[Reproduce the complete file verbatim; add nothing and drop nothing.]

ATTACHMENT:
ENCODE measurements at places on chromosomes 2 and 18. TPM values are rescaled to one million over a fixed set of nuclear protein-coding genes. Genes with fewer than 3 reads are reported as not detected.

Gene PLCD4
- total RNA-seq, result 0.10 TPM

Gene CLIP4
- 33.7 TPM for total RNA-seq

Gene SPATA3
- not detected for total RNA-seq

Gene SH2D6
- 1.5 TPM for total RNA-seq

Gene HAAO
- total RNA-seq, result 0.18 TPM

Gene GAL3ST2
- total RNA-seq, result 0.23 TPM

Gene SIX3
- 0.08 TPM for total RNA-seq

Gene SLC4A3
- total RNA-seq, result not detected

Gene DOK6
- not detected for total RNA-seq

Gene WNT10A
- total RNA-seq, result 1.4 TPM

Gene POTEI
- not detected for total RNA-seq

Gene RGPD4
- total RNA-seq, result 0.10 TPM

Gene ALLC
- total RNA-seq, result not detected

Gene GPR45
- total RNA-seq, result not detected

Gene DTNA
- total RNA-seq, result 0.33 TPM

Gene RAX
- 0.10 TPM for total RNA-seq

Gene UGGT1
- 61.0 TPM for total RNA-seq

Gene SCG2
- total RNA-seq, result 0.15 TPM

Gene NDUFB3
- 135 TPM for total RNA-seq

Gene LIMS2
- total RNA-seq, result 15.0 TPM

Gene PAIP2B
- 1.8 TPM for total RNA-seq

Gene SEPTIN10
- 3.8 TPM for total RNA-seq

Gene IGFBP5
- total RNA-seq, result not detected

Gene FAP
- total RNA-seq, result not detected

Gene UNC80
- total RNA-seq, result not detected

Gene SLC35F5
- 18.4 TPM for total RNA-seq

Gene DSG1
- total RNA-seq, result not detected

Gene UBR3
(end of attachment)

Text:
ENCODE measurements at places on chromosomes 2 and 18. TPM values are rescaled to one million over a fixed set of nuclear protein-coding genes. Genes with fewer than 3 reads are reported as not detected.

Gene PLCD4
- total RNA-seq, result 0.10 TPM

Gene CLIP4
- 33.7 TPM for total RNA-seq

Gene SPATA3
- not detected for total RNA-seq

Gene SH2D6
- 1.5 TPM for total RNA-seq

Gene HAAO
- total RNA-seq, result 0.18 TPM

Gene GAL3ST2
- total RNA-seq, result 0.23 TPM

Gene SIX3
- 0.08 TPM for total RNA-seq

Gene SLC4A3
- total RNA-seq, result not detected

Gene DOK6
- not detected for total RNA-seq

Gene WNT10A
- total RNA-seq, result 1.4 TPM

Gene POTEI
- not detected for total RNA-seq

Gene RGPD4
- total RNA-seq, result 0.10 TPM

Gene ALLC
- total RNA-seq, result not detected

Gene GPR45
- total RNA-seq, result not detected

Gene DTNA
- total RNA-seq, result 0.33 TPM

Gene RAX
- 0.10 TPM for total RNA-seq

Gene UGGT1
- 61.0 TPM for total RNA-seq

Gene SCG2
- total RNA-seq, result 0.15 TPM

Gene NDUFB3
- 135 TPM for total RNA-seq

Gene LIMS2
- total RNA-seq, result 15.0 TPM

Gene PAIP2B
- 1.8 TPM for total RNA-seq

Gene SEPTIN10
- 3.8 TPM for total RNA-seq

Gene IGFBP5
- total RNA-seq, result not detected

Gene FAP
- total RNA-seq, result not detected

Gene UNC80
- total RNA-seq, result not detected

Gene SLC35F5
- 18.4 TPM for total RNA-seq

Gene DSG1
- total RNA-seq, result not detected

Gene UBR3